Gagner continues to mature
Robert Tychkowski, QMI Agency
|Centre Sam Gagner speaks with the media at a news conference during Edmonton Oilers training camp at Rexall Place on Friday. (Ian Kucerak/QMI Agency)
When you’re a baby-faced 20 and they’re still asking for your ID at the door, it’s an embarrassing nuisance that provides endless fodder for buddies who were shaving in Grade 8.
Then, when you’re a young-looking 40 and the same guys who laughed at you back then are being asked if they’d like the seniors discount at Denny’s, you realize it was all worth the hassle.
That might be Sam Gagner some day, waking up in 2015 as a 26-year-old with eight NHL seasons on his resume. Youth and experience all rolled into one. The best of both worlds.
Right now he’s still getting carded, definitely not a player who convinces you at first glance that he’s the man.
Or even necessarily the second-line man.
“I don’t think I’m anywhere close to my prime yet,” said Gagner, the first to admit he hasn’t reached the potential that made him the sixth overall pick in 2007. “I’m still young and still growing as a player and I don’t think I’ve shown in the past few years what I’m capable of. I’m excited to kind of push toward that next level.
“I’m not sure when I’m going to get to that next level, I know I’ve put in the work and I feel confident that I can hit it soon. For me it’s just a matter of finding consistency. I’ve had stretches where I’ve played at a really high level and I’ve had stretches where I haven’t. I think I have to find that consistency and go from there, try to better myself as a pro.”
Before judging Gagner’s development, one must first decide which scale to use. Is it ‘This is his fifth year in the league, he should be where he’s going to be by now.’ Or, ‘He’s only 22, barely older than Jordan Eberle, give it time?’
“I have to look back sometimes and say, I am 22, I still have a lot of room left to grow, and I have to gain confidence from that,” said Gagner, who’s glad his pro career took the path it did. “It’s definitely beneficial for me to have played this amount of time. As a pro I’ve grown so much. I look back to when I was 18, just my eating habits, the way I took care of myself, everything that goes into being a pro, I’m leaps and bounds ahead of where I was. I’m glad I’ve put in the time and played those years.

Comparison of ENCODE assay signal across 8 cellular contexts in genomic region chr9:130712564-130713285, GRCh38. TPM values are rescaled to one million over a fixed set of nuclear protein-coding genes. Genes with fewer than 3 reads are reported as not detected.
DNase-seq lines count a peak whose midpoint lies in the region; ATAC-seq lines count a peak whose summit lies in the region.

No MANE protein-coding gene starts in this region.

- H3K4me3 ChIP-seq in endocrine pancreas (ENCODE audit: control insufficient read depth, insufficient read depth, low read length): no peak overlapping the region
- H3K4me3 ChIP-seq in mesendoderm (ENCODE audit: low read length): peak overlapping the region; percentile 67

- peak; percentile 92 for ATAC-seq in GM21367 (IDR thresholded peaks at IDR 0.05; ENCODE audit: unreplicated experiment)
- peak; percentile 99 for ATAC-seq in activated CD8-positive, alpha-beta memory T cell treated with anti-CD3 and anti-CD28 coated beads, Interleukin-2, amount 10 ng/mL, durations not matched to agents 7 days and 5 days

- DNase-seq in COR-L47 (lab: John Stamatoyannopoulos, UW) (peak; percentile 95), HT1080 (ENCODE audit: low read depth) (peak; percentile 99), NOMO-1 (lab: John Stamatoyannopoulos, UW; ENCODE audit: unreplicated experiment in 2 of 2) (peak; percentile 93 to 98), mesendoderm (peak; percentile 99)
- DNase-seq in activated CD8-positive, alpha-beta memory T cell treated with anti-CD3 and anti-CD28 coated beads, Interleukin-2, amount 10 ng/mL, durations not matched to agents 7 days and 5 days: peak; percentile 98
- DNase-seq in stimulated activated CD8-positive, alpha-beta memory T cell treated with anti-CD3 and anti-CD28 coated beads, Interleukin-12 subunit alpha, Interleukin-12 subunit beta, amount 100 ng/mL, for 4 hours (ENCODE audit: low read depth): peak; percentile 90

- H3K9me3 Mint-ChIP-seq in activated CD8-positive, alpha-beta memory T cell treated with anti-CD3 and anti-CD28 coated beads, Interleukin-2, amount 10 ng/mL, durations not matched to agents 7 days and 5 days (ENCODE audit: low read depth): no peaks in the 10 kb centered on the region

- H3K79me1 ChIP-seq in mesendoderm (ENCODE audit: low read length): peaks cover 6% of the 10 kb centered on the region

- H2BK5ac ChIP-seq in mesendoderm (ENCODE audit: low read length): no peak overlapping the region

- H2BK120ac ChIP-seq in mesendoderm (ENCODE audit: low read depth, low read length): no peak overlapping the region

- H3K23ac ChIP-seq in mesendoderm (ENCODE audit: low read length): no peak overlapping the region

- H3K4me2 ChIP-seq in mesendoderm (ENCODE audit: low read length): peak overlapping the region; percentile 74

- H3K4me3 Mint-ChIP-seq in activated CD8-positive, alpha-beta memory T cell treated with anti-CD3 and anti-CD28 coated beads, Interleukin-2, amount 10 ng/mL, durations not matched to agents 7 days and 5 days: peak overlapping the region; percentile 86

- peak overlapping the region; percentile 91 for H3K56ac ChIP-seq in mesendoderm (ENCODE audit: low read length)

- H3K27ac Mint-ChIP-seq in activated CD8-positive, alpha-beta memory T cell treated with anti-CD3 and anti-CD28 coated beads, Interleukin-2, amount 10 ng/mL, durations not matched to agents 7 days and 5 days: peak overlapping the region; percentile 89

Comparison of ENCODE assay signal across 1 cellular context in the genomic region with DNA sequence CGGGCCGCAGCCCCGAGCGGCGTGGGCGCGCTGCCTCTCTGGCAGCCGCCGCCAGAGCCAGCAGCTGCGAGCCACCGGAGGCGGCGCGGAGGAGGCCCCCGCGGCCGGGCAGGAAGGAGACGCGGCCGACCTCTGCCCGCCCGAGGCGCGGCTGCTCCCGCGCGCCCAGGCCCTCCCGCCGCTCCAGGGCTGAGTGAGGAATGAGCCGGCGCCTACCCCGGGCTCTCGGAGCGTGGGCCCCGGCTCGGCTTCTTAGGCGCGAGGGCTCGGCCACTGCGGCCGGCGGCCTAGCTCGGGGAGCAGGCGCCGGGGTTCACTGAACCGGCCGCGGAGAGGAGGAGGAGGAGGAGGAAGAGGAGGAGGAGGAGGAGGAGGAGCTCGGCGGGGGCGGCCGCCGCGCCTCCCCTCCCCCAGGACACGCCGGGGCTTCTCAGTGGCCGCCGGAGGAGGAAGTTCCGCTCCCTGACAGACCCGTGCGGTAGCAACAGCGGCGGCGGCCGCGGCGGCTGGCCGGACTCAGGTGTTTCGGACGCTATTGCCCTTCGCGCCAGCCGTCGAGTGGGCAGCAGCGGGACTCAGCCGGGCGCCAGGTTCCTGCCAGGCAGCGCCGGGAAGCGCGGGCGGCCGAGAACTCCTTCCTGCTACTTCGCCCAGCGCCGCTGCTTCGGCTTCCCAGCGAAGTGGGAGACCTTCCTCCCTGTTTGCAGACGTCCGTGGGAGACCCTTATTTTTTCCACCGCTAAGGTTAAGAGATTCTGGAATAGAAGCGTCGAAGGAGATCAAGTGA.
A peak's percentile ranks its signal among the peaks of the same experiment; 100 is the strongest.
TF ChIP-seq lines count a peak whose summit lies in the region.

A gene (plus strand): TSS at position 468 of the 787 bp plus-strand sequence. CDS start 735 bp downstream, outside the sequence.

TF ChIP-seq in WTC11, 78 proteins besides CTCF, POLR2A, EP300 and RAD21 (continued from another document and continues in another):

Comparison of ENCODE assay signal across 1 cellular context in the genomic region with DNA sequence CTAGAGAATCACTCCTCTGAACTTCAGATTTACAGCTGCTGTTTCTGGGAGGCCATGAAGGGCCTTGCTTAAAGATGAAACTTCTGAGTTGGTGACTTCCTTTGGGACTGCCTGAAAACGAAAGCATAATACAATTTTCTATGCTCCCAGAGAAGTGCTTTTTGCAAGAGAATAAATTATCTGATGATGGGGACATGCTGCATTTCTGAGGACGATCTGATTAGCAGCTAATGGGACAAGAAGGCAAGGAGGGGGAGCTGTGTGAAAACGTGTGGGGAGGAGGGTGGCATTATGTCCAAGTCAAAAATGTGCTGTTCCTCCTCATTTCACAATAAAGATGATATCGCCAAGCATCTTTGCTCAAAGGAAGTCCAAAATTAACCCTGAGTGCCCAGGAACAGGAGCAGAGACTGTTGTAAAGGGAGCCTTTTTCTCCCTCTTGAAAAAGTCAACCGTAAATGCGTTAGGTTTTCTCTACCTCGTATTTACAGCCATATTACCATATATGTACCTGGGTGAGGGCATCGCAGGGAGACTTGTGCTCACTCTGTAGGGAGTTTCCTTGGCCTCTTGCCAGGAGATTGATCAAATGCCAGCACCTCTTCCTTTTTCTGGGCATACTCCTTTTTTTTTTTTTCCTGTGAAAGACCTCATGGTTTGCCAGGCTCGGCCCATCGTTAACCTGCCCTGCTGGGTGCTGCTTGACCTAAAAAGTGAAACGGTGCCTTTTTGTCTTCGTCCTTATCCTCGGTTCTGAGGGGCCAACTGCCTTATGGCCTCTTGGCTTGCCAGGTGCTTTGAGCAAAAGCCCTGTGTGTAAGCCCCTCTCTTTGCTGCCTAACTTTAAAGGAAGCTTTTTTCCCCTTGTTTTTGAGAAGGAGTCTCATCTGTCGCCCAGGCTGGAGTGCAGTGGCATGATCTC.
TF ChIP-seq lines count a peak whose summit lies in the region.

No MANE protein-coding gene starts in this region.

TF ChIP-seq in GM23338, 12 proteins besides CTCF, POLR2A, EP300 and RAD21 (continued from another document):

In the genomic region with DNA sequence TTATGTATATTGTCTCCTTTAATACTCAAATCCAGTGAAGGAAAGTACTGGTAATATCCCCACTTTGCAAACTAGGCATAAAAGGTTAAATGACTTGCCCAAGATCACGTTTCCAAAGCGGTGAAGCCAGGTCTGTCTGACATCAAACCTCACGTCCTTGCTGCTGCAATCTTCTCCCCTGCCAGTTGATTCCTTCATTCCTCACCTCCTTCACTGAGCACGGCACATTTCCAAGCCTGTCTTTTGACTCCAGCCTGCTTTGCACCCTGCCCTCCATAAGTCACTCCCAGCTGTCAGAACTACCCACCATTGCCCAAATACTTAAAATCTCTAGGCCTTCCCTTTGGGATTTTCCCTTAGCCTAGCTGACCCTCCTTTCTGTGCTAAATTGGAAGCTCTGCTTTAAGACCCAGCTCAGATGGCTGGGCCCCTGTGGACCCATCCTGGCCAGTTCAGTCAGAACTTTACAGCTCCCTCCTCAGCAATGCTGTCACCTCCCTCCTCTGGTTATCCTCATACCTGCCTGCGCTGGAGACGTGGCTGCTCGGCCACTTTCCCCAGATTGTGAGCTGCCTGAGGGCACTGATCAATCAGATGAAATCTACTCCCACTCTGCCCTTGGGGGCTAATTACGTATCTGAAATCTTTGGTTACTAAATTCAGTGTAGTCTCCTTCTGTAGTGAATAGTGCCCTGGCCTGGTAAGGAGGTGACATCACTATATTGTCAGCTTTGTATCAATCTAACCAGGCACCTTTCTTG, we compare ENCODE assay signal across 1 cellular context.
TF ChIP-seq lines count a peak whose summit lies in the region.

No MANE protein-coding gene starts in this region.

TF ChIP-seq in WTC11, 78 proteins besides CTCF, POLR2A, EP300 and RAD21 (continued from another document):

“I’m excited for the challenge of this year, to see what it brings.”
So is everyone else. With one, possibly two (if Ryan Nugent-Hopkins makes it) new centres added to a mix that already includes Shawn Horcoff and Gilbert Brule, the need to carve out a long-term role, the sooner the better, is very important.
And that role, he says, needs to be something more than a 40-point guy.
“One hundred per cent, yeah,” said Gagner, who posted 49, 41, 41 and 42 points in his first four seasons. “I was a high draft and when I played junior I put up big numbers and I still believe I can do it at this level.
“My goal is obviously more than 40 points but beyond that I don’t want to look into numbers too much because there are a lot of different circumstances that go into putting up numbers in this league. If I can find that consistency where I’m relied upon to play big minutes every night, and do it successfully, then that’s where I want to be.”